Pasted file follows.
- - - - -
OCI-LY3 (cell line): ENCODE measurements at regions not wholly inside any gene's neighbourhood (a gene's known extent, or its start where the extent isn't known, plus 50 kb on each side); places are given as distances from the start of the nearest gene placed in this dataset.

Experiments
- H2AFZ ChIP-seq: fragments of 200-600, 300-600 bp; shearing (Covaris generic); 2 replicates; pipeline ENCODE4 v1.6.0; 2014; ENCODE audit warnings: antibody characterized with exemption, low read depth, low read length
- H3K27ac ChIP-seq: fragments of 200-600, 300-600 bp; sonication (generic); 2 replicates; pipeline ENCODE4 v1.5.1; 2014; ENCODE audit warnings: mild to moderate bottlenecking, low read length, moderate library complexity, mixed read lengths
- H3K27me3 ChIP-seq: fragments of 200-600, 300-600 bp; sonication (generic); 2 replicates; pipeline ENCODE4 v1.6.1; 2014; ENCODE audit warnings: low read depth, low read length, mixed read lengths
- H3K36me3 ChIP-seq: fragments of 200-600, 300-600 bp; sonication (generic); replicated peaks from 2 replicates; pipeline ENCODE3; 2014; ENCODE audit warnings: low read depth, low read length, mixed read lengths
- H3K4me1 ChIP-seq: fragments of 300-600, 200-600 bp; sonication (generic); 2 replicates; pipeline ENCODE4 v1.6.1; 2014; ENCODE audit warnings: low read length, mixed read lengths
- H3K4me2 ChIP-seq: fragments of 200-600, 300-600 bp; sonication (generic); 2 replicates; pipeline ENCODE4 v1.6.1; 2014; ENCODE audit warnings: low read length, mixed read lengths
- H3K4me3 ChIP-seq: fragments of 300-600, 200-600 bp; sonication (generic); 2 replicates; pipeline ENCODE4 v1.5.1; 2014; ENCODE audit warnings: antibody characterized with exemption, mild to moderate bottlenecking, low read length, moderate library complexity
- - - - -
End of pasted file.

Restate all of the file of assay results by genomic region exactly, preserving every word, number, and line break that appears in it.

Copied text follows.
OCI-LY3 (cell line): ENCODE measurements at regions not wholly inside any gene's neighbourhood (a gene's known extent, or its start where the extent isn't known, plus 50 kb on each side); places are given as distances from the start of the nearest gene placed in this dataset.

Experiments
- H2AFZ ChIP-seq: fragments of 200-600, 300-600 bp; shearing (Covaris generic); 2 replicates; pipeline ENCODE4 v1.6.0; 2014; ENCODE audit warnings: antibody characterized with exemption, low read depth, low read length
- H3K27ac ChIP-seq: fragments of 200-600, 300-600 bp; sonication (generic); 2 replicates; pipeline ENCODE4 v1.5.1; 2014; ENCODE audit warnings: mild to moderate bottlenecking, low read length, moderate library complexity, mixed read lengths
- H3K27me3 ChIP-seq: fragments of 200-600, 300-600 bp; sonication (generic); 2 replicates; pipeline ENCODE4 v1.6.1; 2014; ENCODE audit warnings: low read depth, low read length, mixed read lengths
- H3K36me3 ChIP-seq: fragments of 200-600, 300-600 bp; sonication (generic); replicated peaks from 2 replicates; pipeline ENCODE3; 2014; ENCODE audit warnings: low read depth, low read length, mixed read lengths
- H3K4me1 ChIP-seq: fragments of 300-600, 200-600 bp; sonication (generic); 2 replicates; pipeline ENCODE4 v1.6.1; 2014; ENCODE audit warnings: low read length, mixed read lengths
- H3K4me2 ChIP-seq: fragments of 200-600, 300-600 bp; sonication (generic); 2 replicates; pipeline ENCODE4 v1.6.1; 2014; ENCODE audit warnings: low read length, mixed read lengths
- H3K4me3 ChIP-seq: fragments of 300-600, 200-600 bp; sonication (generic); 2 replicates; pipeline ENCODE4 v1.5.1; 2014; ENCODE audit warnings: antibody characterized with exemption, mild to moderate bottlenecking, low read length, moderate library complexity